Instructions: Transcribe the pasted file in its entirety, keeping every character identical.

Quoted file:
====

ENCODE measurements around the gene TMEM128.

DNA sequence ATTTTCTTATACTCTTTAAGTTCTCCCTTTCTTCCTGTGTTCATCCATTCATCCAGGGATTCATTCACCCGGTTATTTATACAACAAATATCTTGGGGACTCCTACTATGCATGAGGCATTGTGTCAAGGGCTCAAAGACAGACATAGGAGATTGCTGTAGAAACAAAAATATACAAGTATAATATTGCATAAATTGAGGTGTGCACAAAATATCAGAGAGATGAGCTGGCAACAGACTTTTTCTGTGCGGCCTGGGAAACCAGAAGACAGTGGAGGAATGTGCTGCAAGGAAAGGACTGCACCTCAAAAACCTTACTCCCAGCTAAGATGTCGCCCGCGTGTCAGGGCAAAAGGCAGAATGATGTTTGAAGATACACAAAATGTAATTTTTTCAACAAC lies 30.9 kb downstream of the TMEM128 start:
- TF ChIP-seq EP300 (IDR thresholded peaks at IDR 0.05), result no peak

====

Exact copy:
ENCODE measurements around the gene TMEM128.

DNA sequence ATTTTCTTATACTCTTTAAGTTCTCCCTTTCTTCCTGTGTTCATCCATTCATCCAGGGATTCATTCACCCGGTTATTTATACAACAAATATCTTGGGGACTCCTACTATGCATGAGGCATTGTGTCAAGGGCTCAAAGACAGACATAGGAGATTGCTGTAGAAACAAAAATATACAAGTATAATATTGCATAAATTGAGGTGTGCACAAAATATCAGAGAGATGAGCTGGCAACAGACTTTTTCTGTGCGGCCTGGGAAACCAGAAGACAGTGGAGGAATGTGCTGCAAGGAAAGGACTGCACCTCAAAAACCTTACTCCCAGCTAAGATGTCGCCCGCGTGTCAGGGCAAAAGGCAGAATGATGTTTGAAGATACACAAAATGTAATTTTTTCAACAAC lies 30.9 kb downstream of the TMEM128 start:
- TF ChIP-seq EP300 (IDR thresholded peaks at IDR 0.05), result no peak